What is a Slot?

A narrow notch or opening, such as one in a machine that accepts coins. Also, a position in a group, series, or sequence.

Charles Fey’s invention of the slot machine revolutionized the gambling industry. Fey’s machine used a reel instead of a drum and allowed for automatic payouts. The reels displayed symbols such as diamonds, spades, horseshoes, hearts, and Liberty Bells. When three aligned Liberty Bells appeared on the payline, the player won the jackpot. The popularity of slots continues to grow today, thanks to their simple game mechanics and generous winning potential.

When you play a slot machine, the pay table will describe how the game works and list the regular paying symbols and their payouts. The table will also tell you what the maximum win is and if there is a progressive jackpot. If the game has bonus features, the pay table will also explain how to trigger these and what they entail.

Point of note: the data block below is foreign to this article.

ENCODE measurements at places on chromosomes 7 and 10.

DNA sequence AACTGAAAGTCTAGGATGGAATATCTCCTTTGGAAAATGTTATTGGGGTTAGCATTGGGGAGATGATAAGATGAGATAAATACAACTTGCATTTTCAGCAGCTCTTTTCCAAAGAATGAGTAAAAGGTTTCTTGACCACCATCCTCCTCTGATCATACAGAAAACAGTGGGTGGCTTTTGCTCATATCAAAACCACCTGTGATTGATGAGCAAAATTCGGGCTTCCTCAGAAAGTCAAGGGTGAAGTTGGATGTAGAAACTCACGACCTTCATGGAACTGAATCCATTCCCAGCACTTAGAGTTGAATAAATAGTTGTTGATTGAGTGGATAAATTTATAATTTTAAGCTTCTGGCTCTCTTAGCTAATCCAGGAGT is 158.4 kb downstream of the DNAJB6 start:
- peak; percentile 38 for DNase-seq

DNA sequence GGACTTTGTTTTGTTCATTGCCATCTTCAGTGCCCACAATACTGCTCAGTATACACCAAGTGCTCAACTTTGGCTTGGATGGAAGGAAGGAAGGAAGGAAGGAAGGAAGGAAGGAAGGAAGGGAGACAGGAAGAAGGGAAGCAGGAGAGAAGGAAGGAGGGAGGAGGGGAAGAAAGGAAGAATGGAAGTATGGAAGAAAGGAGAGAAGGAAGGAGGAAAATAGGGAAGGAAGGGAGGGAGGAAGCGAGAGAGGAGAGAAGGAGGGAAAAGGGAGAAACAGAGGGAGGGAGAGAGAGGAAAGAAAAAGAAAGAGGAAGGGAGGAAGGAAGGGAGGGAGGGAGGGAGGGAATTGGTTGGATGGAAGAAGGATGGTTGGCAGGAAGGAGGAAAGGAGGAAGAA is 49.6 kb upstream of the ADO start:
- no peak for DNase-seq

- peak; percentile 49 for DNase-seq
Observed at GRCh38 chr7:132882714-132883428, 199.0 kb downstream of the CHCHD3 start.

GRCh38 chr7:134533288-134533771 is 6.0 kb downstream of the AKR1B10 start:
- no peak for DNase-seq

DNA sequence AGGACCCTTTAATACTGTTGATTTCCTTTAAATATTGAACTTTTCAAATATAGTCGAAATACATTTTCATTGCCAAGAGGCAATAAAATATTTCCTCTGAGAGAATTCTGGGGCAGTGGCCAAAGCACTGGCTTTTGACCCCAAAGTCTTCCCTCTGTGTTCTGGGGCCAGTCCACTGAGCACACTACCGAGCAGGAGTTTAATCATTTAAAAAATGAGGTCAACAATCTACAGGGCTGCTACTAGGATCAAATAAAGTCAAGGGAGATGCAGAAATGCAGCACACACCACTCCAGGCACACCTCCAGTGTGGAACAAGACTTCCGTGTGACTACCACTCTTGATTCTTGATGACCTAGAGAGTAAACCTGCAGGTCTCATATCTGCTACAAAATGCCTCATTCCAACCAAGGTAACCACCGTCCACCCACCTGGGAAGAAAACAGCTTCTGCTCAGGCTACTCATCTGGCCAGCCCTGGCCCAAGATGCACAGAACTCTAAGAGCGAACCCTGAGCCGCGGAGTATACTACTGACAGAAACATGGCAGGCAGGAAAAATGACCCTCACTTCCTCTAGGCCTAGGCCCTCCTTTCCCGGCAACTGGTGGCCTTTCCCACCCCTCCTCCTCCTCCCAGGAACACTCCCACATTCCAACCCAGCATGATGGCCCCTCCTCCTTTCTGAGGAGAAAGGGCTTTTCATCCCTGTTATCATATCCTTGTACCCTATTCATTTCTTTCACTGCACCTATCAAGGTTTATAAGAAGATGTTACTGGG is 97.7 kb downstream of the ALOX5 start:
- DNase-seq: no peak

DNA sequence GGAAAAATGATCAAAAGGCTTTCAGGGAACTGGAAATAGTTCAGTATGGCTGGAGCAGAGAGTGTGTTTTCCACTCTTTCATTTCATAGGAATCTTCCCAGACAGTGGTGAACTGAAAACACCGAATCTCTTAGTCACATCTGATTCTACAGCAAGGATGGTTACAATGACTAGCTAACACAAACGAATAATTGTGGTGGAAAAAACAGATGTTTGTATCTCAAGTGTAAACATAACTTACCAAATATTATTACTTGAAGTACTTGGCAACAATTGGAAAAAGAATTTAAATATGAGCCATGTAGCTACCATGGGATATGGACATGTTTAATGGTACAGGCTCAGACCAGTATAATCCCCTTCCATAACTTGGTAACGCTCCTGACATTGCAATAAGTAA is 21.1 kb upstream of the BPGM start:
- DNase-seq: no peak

When you play a slot machine, keep in mind that the random number generator assigns a unique combination of numbers to each stop on the reels. Every time the slot receives a signal — from a button being pressed or a handle being pulled, for example — it sets a new combination of numbers and stops on the reels. If you leave a machine only to return and see another player hit the same combination, don’t worry: The odds of hitting that particular combo are so high that anyone who has played the slot would have encountered the same split-second timing as the winner.